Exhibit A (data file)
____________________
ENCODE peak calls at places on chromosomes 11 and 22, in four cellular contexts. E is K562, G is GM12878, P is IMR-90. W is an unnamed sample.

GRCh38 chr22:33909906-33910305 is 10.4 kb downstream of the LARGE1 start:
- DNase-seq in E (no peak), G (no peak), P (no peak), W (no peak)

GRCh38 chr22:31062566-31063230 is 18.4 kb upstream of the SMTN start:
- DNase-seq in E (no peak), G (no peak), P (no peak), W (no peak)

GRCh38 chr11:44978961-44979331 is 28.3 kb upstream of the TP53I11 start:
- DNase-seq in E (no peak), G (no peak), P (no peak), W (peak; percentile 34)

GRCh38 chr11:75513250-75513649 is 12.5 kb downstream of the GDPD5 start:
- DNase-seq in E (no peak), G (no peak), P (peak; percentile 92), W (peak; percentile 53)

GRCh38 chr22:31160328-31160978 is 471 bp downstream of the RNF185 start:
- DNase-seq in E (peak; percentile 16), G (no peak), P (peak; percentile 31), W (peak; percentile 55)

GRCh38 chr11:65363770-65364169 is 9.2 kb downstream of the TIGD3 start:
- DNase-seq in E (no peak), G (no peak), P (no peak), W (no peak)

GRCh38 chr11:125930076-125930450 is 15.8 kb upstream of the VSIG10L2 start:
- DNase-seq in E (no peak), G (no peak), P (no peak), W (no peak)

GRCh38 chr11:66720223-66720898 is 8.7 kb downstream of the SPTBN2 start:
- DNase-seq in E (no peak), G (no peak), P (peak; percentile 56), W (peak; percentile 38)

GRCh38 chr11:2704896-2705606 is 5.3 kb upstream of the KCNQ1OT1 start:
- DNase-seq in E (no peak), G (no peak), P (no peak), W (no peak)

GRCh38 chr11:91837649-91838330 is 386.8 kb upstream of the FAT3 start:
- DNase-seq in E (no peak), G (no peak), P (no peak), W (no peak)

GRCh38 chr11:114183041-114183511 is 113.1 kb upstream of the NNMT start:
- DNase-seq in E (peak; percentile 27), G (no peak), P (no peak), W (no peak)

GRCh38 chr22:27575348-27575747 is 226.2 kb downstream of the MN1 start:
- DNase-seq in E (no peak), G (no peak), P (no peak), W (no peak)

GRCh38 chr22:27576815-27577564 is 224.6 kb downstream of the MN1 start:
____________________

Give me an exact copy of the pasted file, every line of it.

ENCODE peak calls at places on chromosomes 11 and 22, in four cellular contexts. E is K562, G is GM12878, P is IMR-90. W is an unnamed sample.

GRCh38 chr22:33909906-33910305 is 10.4 kb downstream of the LARGE1 start:
- DNase-seq in E (no peak), G (no peak), P (no peak), W (no peak)

GRCh38 chr22:31062566-31063230 is 18.4 kb upstream of the SMTN start:
- DNase-seq in E (no peak), G (no peak), P (no peak), W (no peak)

GRCh38 chr11:44978961-44979331 is 28.3 kb upstream of the TP53I11 start:
- DNase-seq in E (no peak), G (no peak), P (no peak), W (peak; percentile 34)

GRCh38 chr11:75513250-75513649 is 12.5 kb downstream of the GDPD5 start:
- DNase-seq in E (no peak), G (no peak), P (peak; percentile 92), W (peak; percentile 53)

GRCh38 chr22:31160328-31160978 is 471 bp downstream of the RNF185 start:
- DNase-seq in E (peak; percentile 16), G (no peak), P (peak; percentile 31), W (peak; percentile 55)

GRCh38 chr11:65363770-65364169 is 9.2 kb downstream of the TIGD3 start:
- DNase-seq in E (no peak), G (no peak), P (no peak), W (no peak)

GRCh38 chr11:125930076-125930450 is 15.8 kb upstream of the VSIG10L2 start:
- DNase-seq in E (no peak), G (no peak), P (no peak), W (no peak)

GRCh38 chr11:66720223-66720898 is 8.7 kb downstream of the SPTBN2 start:
- DNase-seq in E (no peak), G (no peak), P (peak; percentile 56), W (peak; percentile 38)

GRCh38 chr11:2704896-2705606 is 5.3 kb upstream of the KCNQ1OT1 start:
- DNase-seq in E (no peak), G (no peak), P (no peak), W (no peak)

GRCh38 chr11:91837649-91838330 is 386.8 kb upstream of the FAT3 start:
- DNase-seq in E (no peak), G (no peak), P (no peak), W (no peak)

GRCh38 chr11:114183041-114183511 is 113.1 kb upstream of the NNMT start:
- DNase-seq in E (peak; percentile 27), G (no peak), P (no peak), W (no peak)

GRCh38 chr22:27575348-27575747 is 226.2 kb downstream of the MN1 start:
- DNase-seq in E (no peak), G (no peak), P (no peak), W (no peak)

GRCh38 chr22:27576815-27577564 is 224.6 kb downstream of the MN1 start: